DH, Welcome to the National League

Sunday, March 20, 2022
Copyrighted by Sarah Morris, 2022

Sunday’s game ended in a tie against the Chicago Cubs. At this stage of spring training, pitchers are ahead of hitters.

With the new CBA, Major League Baseball has adopted the universal DH. Many longtime National League fans are angry about the new rule because they are afraid it will lessen the strategy of the game and love watching pitchers hit.

Before the abbreviated 2020 season, I felt the same way, but now, I like the universal DH. During my forty-five years of being a Dodger fan, I have thrilled at watching pitchers succeed as hitters. Both Fernando Valenzuela and Orel Hershiser were good hitters. In the past, teams put a great importance on sacrificing the runner into scoring position. I will never forget on Opening Day of 2013 when Clayton Kershaw shut out the San Francisco Giants and blasted the game-winning home run. I loved watching Hyun-Jin Ryu homer in the last home game of the 2019 regular season.

However, after the abbreviated 2020 season where Major League Baseball utilized the universal DH, no pitcher could hit. According to modern analytics, sacrificing a runner into scoring position does not improve the probability of scoring. Watching the pitcher strikeout is boring!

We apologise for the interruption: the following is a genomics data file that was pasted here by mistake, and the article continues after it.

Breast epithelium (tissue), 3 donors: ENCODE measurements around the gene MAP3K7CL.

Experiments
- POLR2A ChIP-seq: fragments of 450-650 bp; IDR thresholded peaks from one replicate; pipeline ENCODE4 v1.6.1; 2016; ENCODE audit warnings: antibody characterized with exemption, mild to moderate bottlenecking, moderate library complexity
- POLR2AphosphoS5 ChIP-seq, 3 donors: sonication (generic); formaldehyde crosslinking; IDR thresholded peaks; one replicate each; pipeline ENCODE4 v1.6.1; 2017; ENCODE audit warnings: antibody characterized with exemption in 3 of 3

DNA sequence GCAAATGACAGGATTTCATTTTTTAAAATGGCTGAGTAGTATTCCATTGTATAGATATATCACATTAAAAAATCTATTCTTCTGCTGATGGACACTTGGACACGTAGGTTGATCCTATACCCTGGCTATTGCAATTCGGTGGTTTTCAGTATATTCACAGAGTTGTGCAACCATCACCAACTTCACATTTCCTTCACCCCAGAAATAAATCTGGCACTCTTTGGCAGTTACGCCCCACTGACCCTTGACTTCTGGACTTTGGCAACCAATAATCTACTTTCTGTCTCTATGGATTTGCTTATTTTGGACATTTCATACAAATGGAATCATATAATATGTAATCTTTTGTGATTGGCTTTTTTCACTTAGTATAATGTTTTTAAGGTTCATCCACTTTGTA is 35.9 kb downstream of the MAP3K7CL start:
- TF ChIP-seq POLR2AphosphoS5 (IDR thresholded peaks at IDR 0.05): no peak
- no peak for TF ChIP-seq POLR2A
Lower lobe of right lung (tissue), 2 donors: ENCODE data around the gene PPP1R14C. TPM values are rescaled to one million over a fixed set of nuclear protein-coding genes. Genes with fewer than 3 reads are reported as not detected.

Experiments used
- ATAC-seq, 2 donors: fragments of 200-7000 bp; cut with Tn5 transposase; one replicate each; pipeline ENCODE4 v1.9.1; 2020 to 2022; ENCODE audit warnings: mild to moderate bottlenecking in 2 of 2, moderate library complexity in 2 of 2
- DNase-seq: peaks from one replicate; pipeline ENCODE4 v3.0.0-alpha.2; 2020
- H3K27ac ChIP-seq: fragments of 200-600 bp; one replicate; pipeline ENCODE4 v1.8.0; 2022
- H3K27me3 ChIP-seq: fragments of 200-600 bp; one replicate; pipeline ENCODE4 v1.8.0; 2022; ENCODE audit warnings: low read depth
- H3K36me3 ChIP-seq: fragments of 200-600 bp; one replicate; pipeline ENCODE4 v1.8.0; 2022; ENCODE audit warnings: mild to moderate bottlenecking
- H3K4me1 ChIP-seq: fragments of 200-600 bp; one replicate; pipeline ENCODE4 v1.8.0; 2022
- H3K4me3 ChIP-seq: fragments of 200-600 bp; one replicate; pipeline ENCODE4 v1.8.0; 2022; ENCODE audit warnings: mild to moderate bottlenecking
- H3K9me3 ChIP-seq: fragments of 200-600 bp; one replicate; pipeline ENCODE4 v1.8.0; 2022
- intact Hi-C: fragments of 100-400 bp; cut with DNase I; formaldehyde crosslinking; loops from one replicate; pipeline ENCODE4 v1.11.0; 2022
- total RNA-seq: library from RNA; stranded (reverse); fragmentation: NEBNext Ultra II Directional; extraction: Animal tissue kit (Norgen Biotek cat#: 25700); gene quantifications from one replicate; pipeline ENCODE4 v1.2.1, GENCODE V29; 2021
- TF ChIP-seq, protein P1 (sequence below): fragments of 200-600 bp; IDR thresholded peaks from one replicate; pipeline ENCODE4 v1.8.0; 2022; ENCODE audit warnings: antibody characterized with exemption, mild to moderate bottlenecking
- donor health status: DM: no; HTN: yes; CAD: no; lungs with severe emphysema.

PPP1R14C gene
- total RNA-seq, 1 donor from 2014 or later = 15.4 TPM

The Dodgers do not have a traditional DH. They plan to use several players as their DH. Being the DH enables a player to rest a little without sitting on the bench. Manager Dave Roberts frequently pinch-hit for his DH during the 2020 season to create a better matchup. Having the DH prevents the managers from using their pitchers too long, and it will help to prevent injuries. Anything that might prevent injuries is a good thing. Unlike in the past, pitchers usually do not hit anywhere but in the National League, so they can’t develop their offensive skills.

Leave a Reply